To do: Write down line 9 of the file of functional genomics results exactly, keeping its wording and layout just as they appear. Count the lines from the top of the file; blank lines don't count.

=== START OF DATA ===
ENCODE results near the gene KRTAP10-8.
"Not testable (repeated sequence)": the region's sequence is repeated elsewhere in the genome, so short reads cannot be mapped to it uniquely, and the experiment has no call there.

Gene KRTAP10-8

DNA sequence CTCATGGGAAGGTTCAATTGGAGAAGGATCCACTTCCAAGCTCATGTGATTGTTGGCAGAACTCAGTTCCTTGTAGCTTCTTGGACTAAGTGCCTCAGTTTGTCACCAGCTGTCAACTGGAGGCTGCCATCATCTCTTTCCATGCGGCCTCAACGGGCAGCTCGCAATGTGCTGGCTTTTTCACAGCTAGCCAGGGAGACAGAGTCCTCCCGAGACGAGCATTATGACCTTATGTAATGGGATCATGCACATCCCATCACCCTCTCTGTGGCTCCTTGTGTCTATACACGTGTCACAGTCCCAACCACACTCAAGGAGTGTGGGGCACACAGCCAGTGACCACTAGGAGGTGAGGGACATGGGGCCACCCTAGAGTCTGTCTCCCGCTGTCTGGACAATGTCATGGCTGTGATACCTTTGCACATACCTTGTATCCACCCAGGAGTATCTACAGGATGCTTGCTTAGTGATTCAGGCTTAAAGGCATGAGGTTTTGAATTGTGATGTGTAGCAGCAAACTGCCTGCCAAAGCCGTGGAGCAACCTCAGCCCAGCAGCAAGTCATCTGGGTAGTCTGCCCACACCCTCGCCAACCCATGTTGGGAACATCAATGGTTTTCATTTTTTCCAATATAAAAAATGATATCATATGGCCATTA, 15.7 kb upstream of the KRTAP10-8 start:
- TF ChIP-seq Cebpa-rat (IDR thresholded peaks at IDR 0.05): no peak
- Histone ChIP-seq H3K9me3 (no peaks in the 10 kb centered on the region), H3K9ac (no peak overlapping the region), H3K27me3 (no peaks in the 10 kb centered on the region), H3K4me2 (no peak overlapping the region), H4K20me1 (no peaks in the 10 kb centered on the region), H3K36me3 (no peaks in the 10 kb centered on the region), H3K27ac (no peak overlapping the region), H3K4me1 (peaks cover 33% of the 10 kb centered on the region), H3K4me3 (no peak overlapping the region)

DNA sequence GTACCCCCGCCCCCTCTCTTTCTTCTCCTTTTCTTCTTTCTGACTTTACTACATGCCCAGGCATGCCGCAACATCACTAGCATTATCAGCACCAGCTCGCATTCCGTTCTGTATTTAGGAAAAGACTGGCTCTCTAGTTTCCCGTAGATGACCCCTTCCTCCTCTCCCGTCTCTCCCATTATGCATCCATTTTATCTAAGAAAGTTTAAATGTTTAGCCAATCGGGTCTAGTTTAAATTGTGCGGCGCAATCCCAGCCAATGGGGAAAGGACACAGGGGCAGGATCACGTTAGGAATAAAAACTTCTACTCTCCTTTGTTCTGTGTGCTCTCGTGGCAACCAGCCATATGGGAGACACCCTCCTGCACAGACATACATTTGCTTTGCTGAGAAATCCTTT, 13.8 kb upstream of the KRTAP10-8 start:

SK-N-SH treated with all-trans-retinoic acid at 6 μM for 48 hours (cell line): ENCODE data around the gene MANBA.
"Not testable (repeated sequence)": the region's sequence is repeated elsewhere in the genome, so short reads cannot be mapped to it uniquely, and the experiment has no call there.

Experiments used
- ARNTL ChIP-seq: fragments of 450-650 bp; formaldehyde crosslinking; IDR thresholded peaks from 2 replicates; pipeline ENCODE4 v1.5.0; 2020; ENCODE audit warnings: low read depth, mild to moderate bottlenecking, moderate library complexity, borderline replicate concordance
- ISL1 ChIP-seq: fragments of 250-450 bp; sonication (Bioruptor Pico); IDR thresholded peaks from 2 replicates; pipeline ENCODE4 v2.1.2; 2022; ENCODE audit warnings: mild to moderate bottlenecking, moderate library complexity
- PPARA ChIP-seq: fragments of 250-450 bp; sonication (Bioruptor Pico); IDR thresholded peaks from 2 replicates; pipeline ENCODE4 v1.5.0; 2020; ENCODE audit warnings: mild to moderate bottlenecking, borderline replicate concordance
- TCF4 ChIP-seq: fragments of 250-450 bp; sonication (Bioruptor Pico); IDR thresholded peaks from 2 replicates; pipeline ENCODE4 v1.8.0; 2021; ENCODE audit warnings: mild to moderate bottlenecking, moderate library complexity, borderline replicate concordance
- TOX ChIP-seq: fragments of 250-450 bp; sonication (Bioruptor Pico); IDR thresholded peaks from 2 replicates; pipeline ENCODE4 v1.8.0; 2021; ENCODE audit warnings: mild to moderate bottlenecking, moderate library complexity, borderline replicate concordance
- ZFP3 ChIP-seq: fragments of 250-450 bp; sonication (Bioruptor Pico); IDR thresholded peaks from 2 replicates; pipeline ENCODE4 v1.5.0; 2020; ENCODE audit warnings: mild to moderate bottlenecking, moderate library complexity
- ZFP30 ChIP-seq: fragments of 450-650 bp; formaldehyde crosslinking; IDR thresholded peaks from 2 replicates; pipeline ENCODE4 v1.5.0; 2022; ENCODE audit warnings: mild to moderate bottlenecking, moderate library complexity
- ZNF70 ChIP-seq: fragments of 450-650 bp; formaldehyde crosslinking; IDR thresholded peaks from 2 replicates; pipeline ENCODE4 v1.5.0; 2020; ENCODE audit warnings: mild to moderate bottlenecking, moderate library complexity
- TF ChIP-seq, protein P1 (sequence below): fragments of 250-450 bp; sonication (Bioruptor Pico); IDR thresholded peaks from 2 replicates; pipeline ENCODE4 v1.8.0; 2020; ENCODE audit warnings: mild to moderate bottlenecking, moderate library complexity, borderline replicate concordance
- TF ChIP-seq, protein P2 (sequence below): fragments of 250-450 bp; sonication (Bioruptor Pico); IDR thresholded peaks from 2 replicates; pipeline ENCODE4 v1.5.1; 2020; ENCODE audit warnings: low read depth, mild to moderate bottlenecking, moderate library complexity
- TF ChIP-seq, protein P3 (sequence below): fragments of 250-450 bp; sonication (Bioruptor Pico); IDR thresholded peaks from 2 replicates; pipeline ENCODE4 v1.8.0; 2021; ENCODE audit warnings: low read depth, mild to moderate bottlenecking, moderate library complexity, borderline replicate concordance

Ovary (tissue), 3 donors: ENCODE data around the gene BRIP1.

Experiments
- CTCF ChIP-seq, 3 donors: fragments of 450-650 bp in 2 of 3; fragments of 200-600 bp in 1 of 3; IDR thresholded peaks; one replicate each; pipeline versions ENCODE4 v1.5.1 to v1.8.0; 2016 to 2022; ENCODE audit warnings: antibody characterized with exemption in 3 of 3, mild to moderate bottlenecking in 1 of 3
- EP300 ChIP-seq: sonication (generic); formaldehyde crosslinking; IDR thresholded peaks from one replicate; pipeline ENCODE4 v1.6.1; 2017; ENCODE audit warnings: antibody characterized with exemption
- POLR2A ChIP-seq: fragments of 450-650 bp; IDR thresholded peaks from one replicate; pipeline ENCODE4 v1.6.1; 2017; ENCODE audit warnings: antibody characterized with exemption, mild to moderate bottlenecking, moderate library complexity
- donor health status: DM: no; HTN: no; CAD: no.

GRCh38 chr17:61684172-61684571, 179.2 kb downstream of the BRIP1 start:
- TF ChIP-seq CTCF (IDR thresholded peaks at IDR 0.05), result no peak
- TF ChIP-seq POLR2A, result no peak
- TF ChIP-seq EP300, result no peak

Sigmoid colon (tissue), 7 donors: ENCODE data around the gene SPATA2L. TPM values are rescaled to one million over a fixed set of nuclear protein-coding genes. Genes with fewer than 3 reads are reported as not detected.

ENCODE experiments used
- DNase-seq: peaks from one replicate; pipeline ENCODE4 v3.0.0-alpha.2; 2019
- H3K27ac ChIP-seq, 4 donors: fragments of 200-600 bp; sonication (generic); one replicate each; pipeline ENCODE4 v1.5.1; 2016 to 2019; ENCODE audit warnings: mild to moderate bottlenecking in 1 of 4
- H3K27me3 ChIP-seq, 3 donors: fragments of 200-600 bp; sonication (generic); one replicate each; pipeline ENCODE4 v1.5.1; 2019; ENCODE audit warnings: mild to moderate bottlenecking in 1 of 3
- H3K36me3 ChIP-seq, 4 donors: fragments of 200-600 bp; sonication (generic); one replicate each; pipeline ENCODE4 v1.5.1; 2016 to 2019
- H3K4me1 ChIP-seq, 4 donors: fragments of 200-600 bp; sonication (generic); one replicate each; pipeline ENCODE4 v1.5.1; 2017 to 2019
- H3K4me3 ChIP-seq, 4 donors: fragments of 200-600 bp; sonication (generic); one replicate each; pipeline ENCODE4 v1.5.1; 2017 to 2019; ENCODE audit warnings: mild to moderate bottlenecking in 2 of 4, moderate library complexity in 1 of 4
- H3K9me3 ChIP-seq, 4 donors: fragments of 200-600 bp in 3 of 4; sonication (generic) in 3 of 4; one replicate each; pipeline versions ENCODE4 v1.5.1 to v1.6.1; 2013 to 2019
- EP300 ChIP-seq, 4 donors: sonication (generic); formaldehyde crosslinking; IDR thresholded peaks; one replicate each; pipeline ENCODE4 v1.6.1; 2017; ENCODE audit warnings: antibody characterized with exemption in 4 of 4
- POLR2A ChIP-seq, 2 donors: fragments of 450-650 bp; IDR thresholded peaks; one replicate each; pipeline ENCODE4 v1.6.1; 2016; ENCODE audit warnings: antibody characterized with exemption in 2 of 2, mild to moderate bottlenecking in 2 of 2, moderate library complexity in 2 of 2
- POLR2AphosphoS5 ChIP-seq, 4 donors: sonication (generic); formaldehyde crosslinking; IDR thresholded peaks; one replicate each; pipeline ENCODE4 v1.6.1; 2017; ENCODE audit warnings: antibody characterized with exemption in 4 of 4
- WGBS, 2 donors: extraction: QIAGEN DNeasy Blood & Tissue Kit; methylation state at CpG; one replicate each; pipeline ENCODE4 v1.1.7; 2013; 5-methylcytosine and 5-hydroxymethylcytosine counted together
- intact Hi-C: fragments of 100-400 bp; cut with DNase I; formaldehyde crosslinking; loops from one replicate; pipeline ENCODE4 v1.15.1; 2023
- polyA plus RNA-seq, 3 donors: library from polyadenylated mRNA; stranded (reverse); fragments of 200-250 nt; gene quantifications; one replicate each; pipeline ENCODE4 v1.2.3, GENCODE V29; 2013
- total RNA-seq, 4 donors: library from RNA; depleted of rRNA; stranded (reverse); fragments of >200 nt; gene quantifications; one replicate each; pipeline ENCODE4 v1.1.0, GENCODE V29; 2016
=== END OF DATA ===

"Not testable (repeated sequence)": the region's sequence is repeated elsewhere in the genome, so short reads cannot be mapped to it uniquely, and the experiment has no call there.